1st September | Clifton Downs
Photos: Paul Lippiatt
Perspective is everything. You could see The Downs Festival as an end-of-summer last hurrah – a tiny teardrop that accompanies the first falling of leaves, with more than a drop of cider to soften the blow of the impending wintry void.
Or you could take the view of Rakel Mjöll of opening act, Dream Wife, and just declare it the first festival of the autumn. Partying through the darker months sounds wisely Scandinavian. Kicking off the Main Stage of a family-friendly festival with Dream Wife seemed as suitable as inviting the PM to dance in Lederhosen at an EU summit. That was, of course, what made their set all the more appealing. In reality you could see some parents trying to work out whether they could get away with distracting their mesmerised, exhilarated teens, whilst other parents nodded and grinned, realising that this was exactly what their 21st Century progeny needed to hear.
Anyone hoping for light relief thereafter (a secret set from McBusted or some such atrocity) were in for a further ideological thump from Nadine Shah. She introduced ‘2016’ by declaring “It’s strange doing a gig in Bristol and Big Jeff isn’t in the audience. This is for Jeff,” before showing us, Mrs May and all, a demo of some damn fine moves.
By the time Khruangbin hit the stage, the arena was full, as was a surprisingly large proportion of bladders, it would seem. If 2016 was all about queuing for beer and 2017 was the year of queuing for food, 2018’s mass-participation event took the form of lining up for the bogs (that and bin-dodging, as the carpet of crushed, crunching cans underfoot regularly confirmed). Their largely-instrumental, soul-rich psych-rock helped to quell the frenzy that previous acts had generated and would have helped those busting for the lavatory to remain relatively calm.
Elsewhere, on the Avon Stage, Goldie’s drummer made a compelling case to rival James Brown as the hardest-working man in showbusiness. Basement Jaxx ensured festival-goers got plenty of Bingo Bango for their buck with a distinctly summery DJ set, before Orbital headlined. The Hartnoll brothers, two weeks prior to the release of their new album, Monsters Exist, treated us to an audio-visual collision with provocative images and restlessly irresistible sounds. We saw Grenfell, we saw rough sleepers, we saw ‘PHUK’ writ large. Just when we assumed they were pseudo-swearing, up popped “Please Help UK.”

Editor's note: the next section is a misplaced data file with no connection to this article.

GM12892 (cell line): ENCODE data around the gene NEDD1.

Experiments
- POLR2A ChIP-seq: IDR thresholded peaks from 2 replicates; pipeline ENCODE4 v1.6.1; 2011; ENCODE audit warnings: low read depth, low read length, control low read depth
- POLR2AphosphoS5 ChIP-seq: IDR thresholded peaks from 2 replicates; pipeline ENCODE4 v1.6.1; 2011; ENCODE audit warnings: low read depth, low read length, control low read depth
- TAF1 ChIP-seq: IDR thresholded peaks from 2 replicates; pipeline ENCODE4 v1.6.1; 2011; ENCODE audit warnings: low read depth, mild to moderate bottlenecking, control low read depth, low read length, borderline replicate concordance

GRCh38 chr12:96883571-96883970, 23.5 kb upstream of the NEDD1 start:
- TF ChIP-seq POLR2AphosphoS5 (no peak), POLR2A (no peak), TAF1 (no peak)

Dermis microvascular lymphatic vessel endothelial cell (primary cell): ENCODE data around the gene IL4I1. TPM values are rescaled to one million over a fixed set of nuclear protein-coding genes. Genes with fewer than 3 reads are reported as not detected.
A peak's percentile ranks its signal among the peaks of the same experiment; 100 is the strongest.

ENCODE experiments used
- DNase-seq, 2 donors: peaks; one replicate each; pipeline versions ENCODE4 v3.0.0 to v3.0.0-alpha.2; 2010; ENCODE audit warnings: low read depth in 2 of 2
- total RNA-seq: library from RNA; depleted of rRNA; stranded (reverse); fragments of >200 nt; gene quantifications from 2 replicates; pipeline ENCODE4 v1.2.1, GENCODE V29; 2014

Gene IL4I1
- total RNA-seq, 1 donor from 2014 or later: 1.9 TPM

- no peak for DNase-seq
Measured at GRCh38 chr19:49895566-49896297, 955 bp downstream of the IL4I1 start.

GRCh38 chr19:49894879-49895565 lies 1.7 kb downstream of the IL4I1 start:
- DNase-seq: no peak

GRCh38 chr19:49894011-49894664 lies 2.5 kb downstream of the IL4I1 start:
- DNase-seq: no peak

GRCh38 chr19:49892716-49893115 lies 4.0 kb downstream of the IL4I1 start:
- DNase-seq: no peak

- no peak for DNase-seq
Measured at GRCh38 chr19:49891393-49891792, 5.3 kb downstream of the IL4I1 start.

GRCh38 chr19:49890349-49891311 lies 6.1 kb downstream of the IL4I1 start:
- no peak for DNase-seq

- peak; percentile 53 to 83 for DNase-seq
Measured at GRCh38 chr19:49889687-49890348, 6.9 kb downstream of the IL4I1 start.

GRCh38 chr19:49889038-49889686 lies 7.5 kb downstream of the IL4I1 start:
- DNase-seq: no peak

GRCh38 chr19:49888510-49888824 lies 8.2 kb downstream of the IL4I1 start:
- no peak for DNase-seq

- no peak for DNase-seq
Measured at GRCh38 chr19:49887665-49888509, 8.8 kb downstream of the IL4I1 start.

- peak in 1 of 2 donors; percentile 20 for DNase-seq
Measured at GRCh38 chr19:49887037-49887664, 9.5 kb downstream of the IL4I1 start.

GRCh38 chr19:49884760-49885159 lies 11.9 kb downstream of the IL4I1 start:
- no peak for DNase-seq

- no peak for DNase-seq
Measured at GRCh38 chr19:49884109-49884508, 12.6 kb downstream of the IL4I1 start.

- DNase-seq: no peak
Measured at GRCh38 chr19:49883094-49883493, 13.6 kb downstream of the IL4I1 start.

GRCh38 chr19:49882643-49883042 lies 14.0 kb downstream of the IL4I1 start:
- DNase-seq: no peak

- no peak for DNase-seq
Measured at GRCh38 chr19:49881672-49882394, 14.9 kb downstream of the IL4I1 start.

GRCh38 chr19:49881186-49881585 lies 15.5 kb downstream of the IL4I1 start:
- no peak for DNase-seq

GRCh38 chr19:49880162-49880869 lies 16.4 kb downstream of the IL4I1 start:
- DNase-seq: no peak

The Information Stage, once the programme of speakers had concluded, gave local acts the chance to be heard and for new music to shine. Swimming Girls delighted a small but appreciative audience with ‘Tastes Like Money’. The delicate sounds of Harvey Causon competed with Paul Weller’s set on the Main Stage, but more than held their own and Sœur had enough heft and muscle (maybe without the overt threat) to rival Dream Wife’s earlier set.
Concluding the Main Stage with Paul Weller and then Noel Gallagher’s High Flying Birds was never going to be a high-risk strategy. Weller, when singing ‘The Changing Man’ exemplified how much stylistic variation his career has had, mixing Jam hits (‘Start’) with The Style Council (‘Shout To The Top’) and solo favourites, including recent strengths such as ‘Woo Se Mama’. Noel Gallagher brought his Mercury-nominated crew with him, scissor lady and all. “I can see by the baldness that there are some Oasis fans out there,” he rightly observed, before pointing at his own immaculately hirsute cranium and adding, “This is the only thing that survived the 90s for me.”
Just to prove that what the audience was really waiting for was Noel Gallagher’s Low-Hanging Fruit, the reception for ‘The One I Love’ may have been fairly enthusiastic, but ‘Whatever’, ‘Half The World Away’, ‘Wonderwall’ and ‘Don’t Look Back In Anger’ were obviously manna to the pissed and/or reminiscent. Just for good measure, and further fervent frisson, Noel called The Modfather back out to duet for the last two tracks – ‘Town Called Malice’ and ‘All You Need Is Love’. We cheered. They bowed. Noel approached the microphone. What message did he have for the faithful?
“Geroff Moy Laaaaaaand. Geroff Moy Fuckin’ Laaaaaaaand.”
You can take the boy out of Burnage…